Newspaper Page Text
LARGEST SWORN CIRCULATION IN NORTHERN INDIANA.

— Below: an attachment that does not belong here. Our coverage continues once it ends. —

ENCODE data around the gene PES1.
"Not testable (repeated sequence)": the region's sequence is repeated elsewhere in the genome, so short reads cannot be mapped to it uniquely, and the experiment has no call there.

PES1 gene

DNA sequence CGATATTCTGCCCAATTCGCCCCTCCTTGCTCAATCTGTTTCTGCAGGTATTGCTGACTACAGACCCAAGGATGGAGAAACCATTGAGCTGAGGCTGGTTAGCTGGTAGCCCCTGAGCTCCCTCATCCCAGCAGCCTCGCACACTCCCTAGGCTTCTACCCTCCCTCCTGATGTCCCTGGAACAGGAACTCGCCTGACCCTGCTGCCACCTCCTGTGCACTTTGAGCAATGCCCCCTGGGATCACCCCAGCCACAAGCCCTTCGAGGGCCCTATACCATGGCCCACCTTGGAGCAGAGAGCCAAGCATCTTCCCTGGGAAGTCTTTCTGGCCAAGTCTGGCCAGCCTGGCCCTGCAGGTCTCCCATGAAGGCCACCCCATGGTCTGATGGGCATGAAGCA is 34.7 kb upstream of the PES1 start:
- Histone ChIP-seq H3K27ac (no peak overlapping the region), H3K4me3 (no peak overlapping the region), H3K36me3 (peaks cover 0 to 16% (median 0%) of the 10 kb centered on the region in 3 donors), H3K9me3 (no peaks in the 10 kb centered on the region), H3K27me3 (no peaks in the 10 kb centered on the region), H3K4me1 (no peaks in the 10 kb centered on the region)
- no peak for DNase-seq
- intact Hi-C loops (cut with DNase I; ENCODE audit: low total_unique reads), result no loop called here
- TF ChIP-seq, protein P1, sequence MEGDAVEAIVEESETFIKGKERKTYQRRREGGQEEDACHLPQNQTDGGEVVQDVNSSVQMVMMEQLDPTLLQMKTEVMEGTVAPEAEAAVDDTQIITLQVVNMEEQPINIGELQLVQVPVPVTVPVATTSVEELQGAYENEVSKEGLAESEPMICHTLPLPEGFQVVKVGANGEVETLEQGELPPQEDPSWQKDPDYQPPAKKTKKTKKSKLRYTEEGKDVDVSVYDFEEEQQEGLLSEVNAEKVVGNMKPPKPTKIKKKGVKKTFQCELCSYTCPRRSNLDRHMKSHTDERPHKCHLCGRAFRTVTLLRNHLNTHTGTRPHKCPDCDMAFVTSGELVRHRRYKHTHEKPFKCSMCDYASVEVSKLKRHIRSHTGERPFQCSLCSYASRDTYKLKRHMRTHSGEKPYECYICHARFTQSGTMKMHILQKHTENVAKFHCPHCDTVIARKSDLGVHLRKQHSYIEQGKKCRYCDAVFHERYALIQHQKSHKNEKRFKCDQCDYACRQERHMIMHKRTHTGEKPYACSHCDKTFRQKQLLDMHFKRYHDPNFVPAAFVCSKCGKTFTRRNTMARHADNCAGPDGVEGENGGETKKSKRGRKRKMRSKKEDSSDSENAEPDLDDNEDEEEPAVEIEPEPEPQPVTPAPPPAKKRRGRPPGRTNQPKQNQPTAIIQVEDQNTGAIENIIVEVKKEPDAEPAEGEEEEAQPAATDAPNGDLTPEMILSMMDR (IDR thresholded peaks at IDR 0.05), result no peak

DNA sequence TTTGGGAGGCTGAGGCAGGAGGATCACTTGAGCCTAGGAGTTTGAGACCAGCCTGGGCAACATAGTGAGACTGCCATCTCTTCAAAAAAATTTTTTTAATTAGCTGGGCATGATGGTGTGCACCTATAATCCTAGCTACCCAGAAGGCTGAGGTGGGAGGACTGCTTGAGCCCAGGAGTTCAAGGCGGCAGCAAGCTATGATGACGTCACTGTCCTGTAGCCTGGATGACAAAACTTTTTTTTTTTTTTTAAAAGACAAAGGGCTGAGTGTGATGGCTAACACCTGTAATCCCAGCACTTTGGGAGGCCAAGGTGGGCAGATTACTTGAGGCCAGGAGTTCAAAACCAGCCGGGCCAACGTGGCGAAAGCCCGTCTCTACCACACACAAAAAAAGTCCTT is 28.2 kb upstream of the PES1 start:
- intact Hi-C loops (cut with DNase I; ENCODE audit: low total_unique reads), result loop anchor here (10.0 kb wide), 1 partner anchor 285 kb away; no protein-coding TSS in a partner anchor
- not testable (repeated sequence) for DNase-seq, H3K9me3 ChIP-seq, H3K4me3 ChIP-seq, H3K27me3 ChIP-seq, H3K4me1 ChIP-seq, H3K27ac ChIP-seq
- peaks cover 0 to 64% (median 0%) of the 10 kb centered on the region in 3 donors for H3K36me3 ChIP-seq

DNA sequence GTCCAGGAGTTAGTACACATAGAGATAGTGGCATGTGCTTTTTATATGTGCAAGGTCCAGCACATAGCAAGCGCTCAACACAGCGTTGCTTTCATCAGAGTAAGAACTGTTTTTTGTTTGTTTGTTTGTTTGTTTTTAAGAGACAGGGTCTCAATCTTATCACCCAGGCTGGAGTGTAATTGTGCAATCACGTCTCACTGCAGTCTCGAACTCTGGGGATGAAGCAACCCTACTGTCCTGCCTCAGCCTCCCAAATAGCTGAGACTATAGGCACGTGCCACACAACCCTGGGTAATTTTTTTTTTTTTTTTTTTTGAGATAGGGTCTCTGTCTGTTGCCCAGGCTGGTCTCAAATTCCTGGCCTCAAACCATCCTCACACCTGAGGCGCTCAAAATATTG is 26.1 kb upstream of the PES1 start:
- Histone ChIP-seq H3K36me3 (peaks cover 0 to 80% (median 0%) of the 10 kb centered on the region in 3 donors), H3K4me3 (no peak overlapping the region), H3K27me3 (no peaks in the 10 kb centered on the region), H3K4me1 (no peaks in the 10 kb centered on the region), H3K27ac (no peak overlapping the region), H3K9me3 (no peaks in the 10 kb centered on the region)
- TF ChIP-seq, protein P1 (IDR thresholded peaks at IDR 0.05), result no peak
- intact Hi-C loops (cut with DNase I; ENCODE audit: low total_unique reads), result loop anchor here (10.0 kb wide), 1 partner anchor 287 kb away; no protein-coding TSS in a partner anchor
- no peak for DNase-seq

i FTERflOON OUT 1 Tin THE WEATHER. ...."ANA Fair and r Tonight, except .-. 'i r. der? h owe r in ex treme so ;th portcn; Sat urday fair. IAVKIt MICHIGAN nc rally fair toni.'M r3 I-iturV.ar; cKdT tonight. m L u F.riition WW 4 vv U AVERAGE DAILY NEWS-TIMES CIRCULATION FOR JUNE. WAS 15,993. READ THE 'WARTS' VOL. XXXI., NO. 205. SOUTH BEND, INDIANA, FRIDAY, JULY 17, 1914. PRICE TWO CENTS BEND tt in Y JEL V H H 'IK GAFILL INFORMS BOftl OF SAFETY HE IS SATISFIED Says So Far As He is Concern ed Apology of Chief Kues pert at Time of Trouble Will Do. DETECTIVES PRESENT THEIR SIDE OF CASE Matter is Closed and Plans Taken Up to Provide Depart ment With Private Office Separate From Police . Admitting himself satisfied, so far as he was ed'iccrnfd. with the treat ment hi- had received at the hands of Chief of Detectives Kuespert and De tective Diver, incident to his recent detentie.n a-s a suspected pickpocket, Robert W. Gatill failed to insist -further upon the written apology which lie had demanded a week ao, when h- appeared before the board of safety Friday. Commissioner Hibbord. at the previous meeting, semi-assured Gahll that tho apology asked would be forthcoming, but when it was put up to the chief of detectives, the propo sition j terns to have hit a snag. Instead of an apology- being ready when Mr. Gafill came before the board Friday, he was confronted by Chief Kuespert, Captain Schock. and Detec tives I,ano and Diver, who testified to the conversation between Kuespert and Gatill after it w;us discovered that the latter was not the man wanted, and all insisted that it amounted to a verbal apology at the- time, and also a verbal acceptance. "They shook hands." according to each of the witnesses, "and the matter appeared to have been closed." "There was an understanding," said Capt. Schock. "that nothing would be given out regarding the incident, and so would be kept out of the papers, unless ho pave it away himself, and the proposition appeared to have been appreciated." I)etoait' Toll Story. Diver's and Kuespcrt's stories of the arrest were practically identical. They approached Gafill on S. Michigan St., he having been pointed out to Kues pert as having been on the car at the time the pockets of Anthony tout were picked, it being the outcome of that job that the arrest was made. "Where do you live'.'" Kuespert asked Cafill. "What do you want to know for?" Gatill asked. "I am an otlicer." said Kuespert and displayed his badge. Galill reached for his pocket, it de velops since, for a card, but it ap peared to the officers at the time that he miglit be reaching for a gun. and Diver grabbed his arms. He did., however, get a card which both Kues pert and Diver say the former looked at and then handed it back, instead of throwing it away, as tho complainant asserts. Kuespert says that he later asked for the card again which was given him. and that he has it yet, with another card handed him at tho sta tion. Cafill wanted to fix his identity there on the stieet. but was told to enme along to the station." the officers say. as they were not in the habit of transacting their business on the streets, more than is necessary, or of trying cases there. He said he didn't like the idea of being taken to jail. "At the station when we found out who the man was. and that the men who pointed him out to me. were mis taken." says Kuespert. "I told Mr. Gatill that I was sorry but that the situation was one of those unfortunate one with which the police are fre quently confronted, but could not be, voided. He was on:ewhat excited ocr the affair but see r led to under stand the sitiu'.lton, aid we shook hands when ho went away, he leaving in apparently the best of humor." Sas Ho Is Satisiienl. Kuespert says a traveling man, whom he knows by sight, but not by name, first pointed Gatill out to him :s being on the car where Stout's pockets were pl.'ked. and ( lose to the ictim. "A man named Stevens on Vistula a v., also pointed him out to rue. and I presume that had vo not made the arrest complaint would have ome in hero against us for not doing it." Kuespert declared. "Yon have heard what these men have had to say." said Pres. Augus tine, addressing Cafill. after the oih- ers had all told their stories. "Have you r.nv answer to make?" "None that 1 know of," v. as Cafiil's reply. "Are you satisfied with the apology already "given yen by Chief Kuespert?" Ai gustine asked. "I am so far as I nm concerned." Cafill answered. "Very well then." the president of the board concluded. "The matter is losed." and th . officers and Cafill !iled out of the b xud of safety rooms. While there was t.o evidence to that rffc"t -iven at the hearing, it is un derstood that only Commissioner Hib berd was ir. favor of an apology from the start and that Chief Kerr and Pres. Augustine were positively ngainst it. whik Chief Kuespert took the position that he would not sign an apology if he had to quit the job. I would have felt like tiring him if he had. even if I had to quit my job." said Chief Keir. commenting on the "hearlnc, after it was over. Ictvtles Want An OHicc. Aside from this the meeting of the hoard ran largely to routine matters. The question of converting the police chief's waiting room into a room for Chief Kuespt-rt and his detectives was brought up. and the matter is to he taken up with the board of works. It would e!os the stairwav leading from the chief's i. Mice to the downstairs, (CONTINUED U.N PACK IJ Here 's Works Board Letter on Heating Proposition PACK OXK BOA It D OP WOIlKe Pres. Morris of the board "f public works has written the following letter to the Indiana & Michigan Klectric Co. relative to the proposed heating proposition of the company: one between you and the three con South Rend Indiana. Gentlemen: Relative to your proposed eon tract for heating certain buildings and using the street for the pur pose of laying the necessary pipes, will say that the board has con sidered the matter and arrived at the following conclusions: 1st. . That a trial period of ten years should be suflicient to fully test the practicability of your pro posed heating system. Fifty years, as you suggest, is entirely too long to make a test period. 2d. Your proposition is a private The city as a waole derives no cerns which you expect to serve. The city as a whole derices no financial benefit from your propo sition as you propose it. We there fore will ask as rental two and one half per cent (2'z', ) of the gross receipts to your company for the first five years and five per cent ) for the second five. Upon in vestigation we find this is a fair average of what other cities are re ceiving for rental for similar propo sitions. The rest of the contract is acceptable with a few minor changes. Yours very trulv. E. M. MORRIS, Pres. Rouid of Public Works. FIVE KILLED 10 11 HURT AS CUR RIIMITnTRIM iiuiuu i lu I u i umrd Merrymakers Bound From Ocean View, Va., Victims of Crash When the Motorman Loses Control. NORFOLK. Va., July IT. Five per sons were killed and 22 seriously in jured today in a collision between an electric train and a cal train on tho Virginia railroad, at a crossing three miles from Norfolk. Two of the dead are women, the other three men. Tho women were the first to be identified, and were found to be Miss Annie, aicehan of Norfolk, and Mrs Ernest Gross of North Carolina. Ten hours after the accident the men were still unidentified. The electric train was tilled with merry makers bound from Ocean View. Men and women were gaily singing when the train, which was made up of two big coaches, sped toward the inter section at Fairmont park, where tho tracks of the electric railway cross those of the Virginia railroad. A coal train of TO cars was passing the crossing on the Virginia railroad and the safety gates were down but the electric was making such speed that the motorman could not control it in time to prevent the crash. The sounds of mirth and song were, turned to cries of fright as the elec tric tniin tore through the safety gates, going at a speed of 4 0 miles an hour, and immediately these cries gave way to groans of pain. Car Is Crushed. The first car of the electric train, which was constructed of wood, crumpled up. the wrecked frame turn ing over on the side. There were more than 100 men and women in this car, all of whom were pinned beneath the wreckage. Armed with axes, the rescuers be gan cutting away the debris to get at the injured. The body of one man was found be neath a coal car which had been knocked 40 feet by the terrific impact. Miss Mohan's body was taken from beneath one of the trolley cars and she died shortly after vard in .t. Vin cent's hospital. Mrs. Gross also died in the hospital. WILSON BACK AT HIS , . . DESK, PAINS GONE WASHINGTON. July IT. Pre?. Wilson today disregarded orders of Dr. Cary T. Grayson, his physician, to stay in his apartments for the day, and went to the executive- ofllce where he spent several hours at his desk. His indigestion, which devel oped a slight fever yesterday, has practically disappeared. Insists llayor Gave Him Powers Of a Detective Because, it is said, he claimed that he was a detective working under Maor Keller. Jessie Smith, alias Painter. 12Z Michi gan av.. was arraigned in city court Friday morning charged with Impersonating an otlleer. The atlidavit was signed by Jay Thompson, who it is alleged. Painter, or Smith, as he is bet ter known, ordered out of the .city. The case was set for next Tuesday with bond at $100. Smith persists in his statement that he is a special detective working for the city at the order of Mayor Keller. The mayor ad mitted ihat the man had come to him earlier with a story about v, hat he could tell of certain "doings" in the city and the mayor told hira to gather all the "c idenee" possible. Since" that time he is said to have- bothered Chief Kerr and Chief Kuespert with all kindi uf BOARD FAVORS ft 10YEAH CONTRACT TO HEATCOMPANYi Pres. Morris of Works Body Tells Indiana-Michigan Elec tric Subsidiary That Decade is Sufficient Test Period. WILL GRANT RIGHT TO INSTALL CONDUITS Three Large Concerns Likely to Be Served With Heat From Central Plant Result of Present Negotiations. That the St. Joseph Heating Co. will enter into a contract with the city to place mains, conduits, man holes and other necessities in the streets for use in the heating of three of the city's largest buildings may result from a letter sent by the board oi works Friday morning to the company. A proposed contract from the heating company has been before the board for two weeks and with the exception of a few minor changes, meets with the approval of the board. The St. Joseph Heating Co. is a subsidiary of the Indiana & Michigan Fleetrio Co.. and it wishes to provide heating facilities for the Oliver Hotd Co. propertiesr the buildings owned by the South Bend Woolen Co.. and the Stephenson ujidervvear plant. The heat is to be provided from re serve boiler!, owned by the electric company, which are rarely used in the every da." business of the plant. The steam from the reserve boilers is claimed by the company to be a sur plus product. Want 50-Yoar Contract. The proposed contract states that the St. Joseph Heating Co. shall use the streets of South Rend for a period of 50 years as a practical test of the proposition. In other cities the plan has been carried out with more or less success and in all of them a slight rental fee was charged the company offering the contract for consideration. The fees ranged on a scale of from two to hvo per cent of the gross receipts of the company from the concerns served by the heat supply. The works board's chief objection to the contract was the fact that the heating company asked for a test period of 50 years. Ten years was thought by the board to be ample time for a test period. The board, as a reason for its stand, stated that the city at the expiration of the ten years would be better fitted to declare whether it wished to continue the contract or not. Heating Contracts Irivate The heating company's contracts with the companies receiving the heat supply are in each case private and personal affairs. The contract specifies that no other building or company will be furnished from the mains unless that building is on the line of pipe. Kven then the heating company and the owners of the building in question will be forced to enten a private and personal contract with each other. The contract is spe cific in stating that after the lines have once been installed there will bo no further extension of the pipes or other implements of the pipe con struction. Cities which were written to for in formation and in which the plan has been in operation for some time are Terre Haute. Kvansville. Indianapo lis. Sioux City, Frie. Pa.; Tancoln. Neb., and Kansas City. Mo. In all of these the rental fee ranged from two to live per cent of the gross receipts of tho company. The board in this city decided up on a rate of two and one-half per cent for the first five years, and five per cent for the next five. They con sidered that a fair average. Can Ivvtend Contract. Pres. K. M. "Morris of the board of works said Friday morning that atest period of ten years did not neces sarily mean that the contract would end at that time. He said that ten years was merely the life of the present contract and that if the city at that time wished to take over a new contract it was a matter to be threshed ovit then. The line of pipe as specified in the contract is as follows: From the plant at Fridge and Colfax sts. to E. (CONTINUED ON PAGE TEN) stories as to what was transpir ing in South Eend's "under world." He overstepped the howeer, when he Thompson, whom marK. ordered Painter claims is a "desperate man." from the citv. He is also said to have attempted to send young girls home from off the down town streets. Thompson says he knows of at least two that will testify to that effect. Painter, after his arraignment Friday morning. told officers that he would like to talk to newspaper men. However, that privilege was denied him by Chief John Kuespert. who said that a rule denied prison-rs t"f the city jail the riht to talk to anyone but attendants or an at torney. Painter, known then as Jessie Smith, was arrested a short time ago on charges tiled by residents of the Cofjuillard flats. Finds More Mrs. Carman; to Ask New Indictment nui,Lirrrx NEW York. July 17. Mrs. Flor ence Carman was arraigned !n the X'ss-tu county supreme court at Minela this afternoon and pleaded not guilty to an indictment charging manslaughter in the first decree. Justice Van Siclen fixed bail at $2. (-, and Atty. Ceorge M. Ivy. representing Mrs. Carman, said it would be furnished at once. NEW YORK. July IT. Dist. Atty. Smith of N; iss.au county today an nounced the discovery of new evi dence against Florence Carman, who is accused of shooting to death Mrs. lionise Iiailey in the office of Dr. Ed win Carman at Freeport. He declared that this evidence strengthened the case against Mrs. Carman, and that he might ask the next Nassau grand jury to bring in an indictment charg ing murder in the first degree. "If the new clews turn out as good as they promise now. I shall certainly ask that a superseding indictment be returned.." said the attorney. He made this statement after receiving a report of four Burns detectives who have been working on the case. Mis. Carman Is Calm. While Mrs. Carman calmly awaited in the Mineola jail today for a sum mons to court for arraignment on an indictment charging her with man slaughter in the first degree in con nection with the assassination of Mrs. Louise Iiailey in the office of Dr. Ed win Carman at Freeport. word was taken to her that her friends were ready to offer bail in the sum of $l."0.eoo to secure her liberty. The prisoner showed no sign of emotion when her attorney, George M. Levy, carried her the report that the Nassau county grand jury had in dicted late yesterday and would hand up the true bill to Justice Van Siclen. "It is no more than I expected," she said. "The public clamored for a victim and a victim was found. I am grateful to my friends for their confidence in my innocence." The latent sympathy felt for Mrs. Carman by her friends burst into full llai'ie today with the inauguration of a movement to compel Dist. Atty. Smith to seek a superseding indict ment against the prisoner before per mitting her to be placed on trial. Penalty Is 20 Years. The penalty fixed by law for man slaughter in the first degree is 20 years imprisonment, but the general opinion among those who have been following the case is that the state will be unable to secure a more severe verdict than manslaughter in the sec ond degree, for which the penalty is imprisonment for any term up to fif teen years, or a fine of $1,000, or both. Dr. Cain-an declared today that ho was confident his wife would be ac quitted. It was common talk around the court house at Mineola that if an indictment charging murder in the first degree had been found by the grand jury the defense would have been based upon the unwritten law. In view of the fact that jurors de cided to charge a lesser crime, the "unwritten law" may not be invoked. ELKS CLOSE MEETING; HUNT MISSING VOMAN DENVER. Colo.. July IT. Denver was practically deserted by the Elks today following the close of the r0th leunion here last night. Thousands left this morning on sight-seeing trips to various parts of the state, while others packed their grips and departed for home. The Elks were enthusiastic over the success of th? reunion. The Pacific coast carried off most of the honors of the gather ing, the San Francisco drill team winning first place in the contest at the Western league ball park. San Francisco also won third dace for the best appearance in the big parade. Oakland, Cab, won second in the drill team contest. Los Anceles was selected as the next convention place. Upon the request of the Atlanta, Ga., lodge delegates were instructed to direct their lodges to search for Mrs. Eloise Nelms Dennis and Miss H.atriee. Nelms of Atlanta, who dis appearel several weeks ago under m vsterious circumstances. Northern Indiana's Only Sunday Newspaper THE SOUTH BEND NEWS-TIMES Furnishes the Very Best of Sunday Reading. Covering the News and Including Feature Articles, late Fiction, timely Editorial Comment, and Frequent Illustrations. forecast or tiii: hi-:st roil XEXT SUNDAY: Local. State, National and Inter national News, Current Saturday Afternoon and Night. Feature Articles on Unique Homes, by Alfred Elden; Kissing, by Prof. Sothnos Latillfe-r; Moral Force in Terror, by G. K. Chester ton: the New Fall Hats. etc.. by Lady Duff Gordon; Every Day Life, by Israel J. Zevin and Anthony Euwer: Interesting Impressions, by Rose Cecil O'Neill. Fiction His Serene Uncle, by Ro rt Rarr. and Our Sunday Short Story, by E. J. Rath. Special Articles by Ada Patter-s.-.n. Gertrude Weil and Lucille Crane. Jonathan Wintield. Victor Elliott and Sidney Epsey. Theatrical. Automobile and Poul trv Departments. Where We Paid $5.'o"k for Ex perience, by C. N. Eassett: Dia mond Iike Teeming With Ro mance', by Elinor Wolf: A Real Daughter rf the- American Revo lution. 1 v Beatrice E. Harmon. A NEWSPAPER PRODUCED I!V THE REST WRITERS IN THE COUNTRY. READ IT. PRICE THREE CENTS. Evidence Against ' If . - : i -. .. "J t - j?- ts - v - ' J- W.. ; j : yW-f??S : . '.,v ' :. H f;ev . --v? .. .: . . . 1 , 11 . . 3si ' Wv . if . , . v ..r ,v,.v .-: . i. i . . - w V v-v ' r-. '..-..-v'- 1 . - -if r : ? I - ' : V . .: :: ' ., A. . 1 ! . i fl? ' : - " '.' -"J3 I. ... r j' mmr t ry - J;:4 I r - f q i. - S?-e- w- fY'S . t l 1 ' 1 4 . : .. v.;,;.. ;,;.-;V 1;- y . "fw -1 l - V j -i;"--' 'y-Jrr At y-yy : -:v , y t : v I y'tt r-iy by, y ; y -: " : . . i ,y :1 . . J -'.. . : c- .. - v ,... : s -v '( . : : . . ,. ..x .- .? . : ' ' v I - yyjj,. A yy yr x ': vlrvv . yy--pyit..y , y f- Uy,ym--y' ? t sy .yy---y:- ? I h-YYii 3IUS. i:i)VIN CARMAN ACT lil RAIL STRIKE United States Commission Will Arbitrate Differences on 98 Railroads. WASHINGTON", July 17. Th Fnited States board of mediation and --y- - ' - r :-.c .;-- i . - - :- ' : ,y 4 MED AT ON BOARD TO conciliation will begin work trying tJjmjp0 Eandis settle the differences between the is ... . , c railroads and their engineers and ! mno "f liremen on Mondav morninc. it was morning. announced by the Judge Martin hoard today. A. K'ninn TiuP'ei ivnapp, duo-ci, William W Chambers and Dr. G. W. Hangar, composing the board. said thev will leave Washington in time to arrive in Chicago Sunday soj(mu iney can oegin iiieir eaorcs oi uiiiki to prevent the big strike on Monday. The decision of the board to take a hand was made afte r receipt eif a communication from chairman A. W. Trenholm cf the conference commit tee of managers renn-senting thei roads who formally requested that the federal government take imme diate steps to forestall the strike threatened by the 55.000 employes. AWARD DAMAGES FOR INJURY TO VESSEL LONDON'. July 17. A verdict was handed down in the admiralty court today awarding a heavy sum to the North German Lloyd line for dam ages sustained by the Kaiser Wilhelm II. in collision with the- Eritish tramp freighter Incemore of." Southampton on June- 17. The verdict was based on evidence to the t ffect that the master of the Inccrr.ore had sig nalled that his ship had no way un- der her. w hereas at the; time, she was j in motion. Brothers Dead, Father Lost Girl Suicides JEFFREY N VI LLE. Ind.. July 17. Eroodir.g oer the fact that one of her brothers had been kill ed in an interurban accident, an other killed on a hunting expedi tion, and her father had mysteri ously disappeared. Mabel Canter. HZ, shot and killed herself, tlying in the rrms of her hanoe. Austin Indiana & Miehigan Electric 'o. death wai made by th coroner today. - -y?-. V V. (Insert) DIt. CAUMOX. GET PRISON SENTENCES FOR POSTAL FRAUDS Judge Landis Hands Out Heavy Penalties on Officers of Barr and Widen Co. CHICAG, Julv 17. I'eder tooav senteneed the the P.arr am ' Willi " ' " " mercantile agency who were found i guilty of violating the f-le-ral postal , , , , f f (,fr.n,ain,, er.nnt e; nor- I' ' .' sons nm oi a Mini m mone e - - umai - ; ed at between $-.Oo ,0 and ii . a Th. court s se ntences are iollows: Abraham H. Preeman, superin tendent u agents oj tin; company,! eight years in prison. a:ul a tine of1 SLCH'O; Frederick L. Wendler, gen- eral manager of the main ofhee in St. ,:; ,v-. ' Jt Y: 'vv : YYY-.y -- :;y. -.- ' 3 yyY -"; - -V-:Vf.-; 'j Iouis. eight vears in prison, tine of ant railroad c enters $ 4,000: James T. Minehart of Chica-'he.-n captured by go, former Methodist minister arid a force?, fic v-rdirii; to an annunce contrac t man, four years imprison- rue nt made at eont itutionalist head-me-nt. line of $r,.0"0" quarters. Tt v. a s state d th;-.t the fd- harle Day. hieago, a contract ! eraN evacuated the citv We-dne-dav ma n fenir ' . vears imprisonment. i.ne of ? O, VO O. liobert R Pender. Pittsburgh, a contract man, three year.-. lm prison - ment and lino of U-.5ro. Jf)seph R. I inkleman. Kansas itv. a contract man, three y-ars and $2.5tO. William W. Fellers, Kansas City. nin' months in the hou.-e of correc tion. J. H. Worman. St. I.uis. nine months in the 'house of correction. RUSSIAN RICHELIEU IS TAKEN TO CAPITAL!; ST. PETERSBURG. July 17. The mystic lay monk. Gregory Rasputin, w ho w as stabbed by a woman w bile, native- village of brought h -re ru-xt on a isit t' his Pokrovsky will be weeK in special orders 1 1 'til ..... friend. Czar Nicholas. A message received here today said that Rasputin is recovering and will get well. The monk, who is known as "modern Richelieu of Russia.'" th-" Pe at V ed cause of his treiner.doti: ll'le the Russian a special COUrt. Will be eon' train placed at h.s v pos.il 1",- the c'ar. The v. ir lias a prtvided spe-cial medieaJ at't-nti iur iiU frituJ. 'II GARBAJAL CALLS ILL FACTIONS TO PEACE SESSION Provisional President Arranges Conference of Heads of War ring Divisions tc Discuss Best Methods of Ending Strife. CARRANZA IS SLATED TO HEAD OF GOVERNMENT Huerta Special is Delayed and Wo Wcrd is Received From Refugees Mediation Envoys Receive Message. NEW YORK. July i 7. Senor Ra lasa. lifMil f tlie Mexican pr.oe 1ele gation. reeei'eil a l"ng co.ie dispatch from Pres. "aPaj.il of .Mexico. Smor Kahasa immediately summoned his colleagues. Senrs Rodriguez nd lClgucro, into n f ruice. The mrs satxo was the f'.r.vj that the drleatcs r(ri(Mi from Gen. Huetta's sneers sor and they s-'tned to P i xc ited over it. MEXICO CITY. July 17. Provi sional Pus. Cahaj.il announced today that he had invited heads of the vari ous warring factions of Mexieo to (.onie to the capital to confer on the lest methods of effecting peace throughout repuldic. Vncress will he dissolved at ome as the next step in removing the remaining Huerta inllu. ( over the govern ment. Pre. Carhajal's announceme.:v? ,vns 'Ir.iv.n up lat.. last night after he had eien a reception to numbers of the supreme court. It is regarded a a pledge that the government will soon he turned over to Gen. Carranza and his followers as the dominant faction. "My sole lahor will he to consolid ate the nation,"' said the president in this (inciililt lit. "For this end I have thought it advisable to bring all th" different faction together.' Carrana I. I"K ieI. Whether all the revolutionaries v ill accept the imitation is doubtful, but is expected taat .'.n. Carr.mza will come here soon. Gen. Yelasco. who was defeated at : :-eon by Gei-. ill.t. took tb e.iih . ' '' as minister of war today. Hi ; intment is temporary and he u ill : tire as soon as a man more satis lactory to tile con st ; t u t iona i is t s can be found. Government o;h' ia!s refused to give .Mny information todav as to the des tination of Gen. Huerta and Gen. 1'lanuuet. It was announced, how ever, that Gen. JManuet had report ed thejr safe arrival at Orizaba. It i - believed that they will go to Puerto Mexico and there board the I irit i sh cruiser Hristol, though Sir Eionl Carden, the English minister, refuses j to state what plans have been made to give the retiring president refuge. A report was current last night that the special train carrying Huerta and PdaiKjuet had been held up at San Marc-os and have to return to th capital hut. later advices contradicted thi. Sennr Oliveria. tlie Erazilian min ister, has received a message from Huerta in which the retiring presi dent asks the envoy to assist Pres. Carbajal as far as possible. TIIAIX IS I).LVi:i). PFEKTM MEXICO. July 1 7. The 1 ' special train bearing Gen. Huerta to this city has bee-n deiaved at several points, according to word received nil., .t.. i t ..-. .1... . .... i n. . , . in iiit i'ii ,u oi 1 1( ia is i oi j.i . , .i ; i u a i.i not arrive until late this afternoon. This work was imme-diatelv trans' niniei to ,-enora iiuena. wno nao. ,. i niousi awa.ung n.-ws ot h-t i nus:an: . saieiy in n r canin "u. loarl the Eritish cruiser T'.ristcd. j The ierman crfli'r Rremen rnov- lieved that thK is th- ves-cl en whi' h Huerta will seek refuge. Gen. Elanqurt probably will ac I company Hu- rte. t ?ALTITJ. Me.xie.,. July 17. San i . U i ' ant T . . I Pe.t l . one- o ! the mot import- f Mexico. yi;s re -ol::tiop.ary morning rtr.d that the -oist;tutionai- its in u pi 1 fighting. it v.' it h c . t an v- hard FURY SLASHES PAINTING OF THOMAS CARLYLE; REVENGE FOR ARREST L'XD-N. Julv was again turned 17. Suff r..g. t aair.st art te. r ,' A young vorr.an entered lior.al Portrait gil'.-rv ar.d th ! iY. d ! sir John Mi a is oil r..: it; Thomas 'ar!i'. The w.-tma rn ... , 1 the glass ease with her Ip-r hands were badly mtr.-l'-d Spee.al g::arls h t'.-' been n: at the National Portrait giber v i-.urv t V . T SiP.ee pictures Were- -U National Art iralb rv. i :. tjc v oma n r. nr. 1 Th f.lile.i to ar'U-e their SUpl it was r.ct until the nms. of filling glass reached their ears that the at tendants realized th st suf:r i- t .iam- ae V, us being do!le Th u oma n w i s o er to t he 1 ' 'lice. !.e ,1 a n I At the sa:.! thai l.Oile -.it:- t!'.e he had i: ; . j t r . i : gallery with i!-ir - rate n;i..'i ianu.ge she oul,; ia do:r.g all th. if-nhatin f- r 1 1 r- - if Mr.-. Rtu- g h t , ir.elir Patikhurst j Mrs. Pankhur.-t i L--. to Hollow o 1 W . I s 1 . i anl I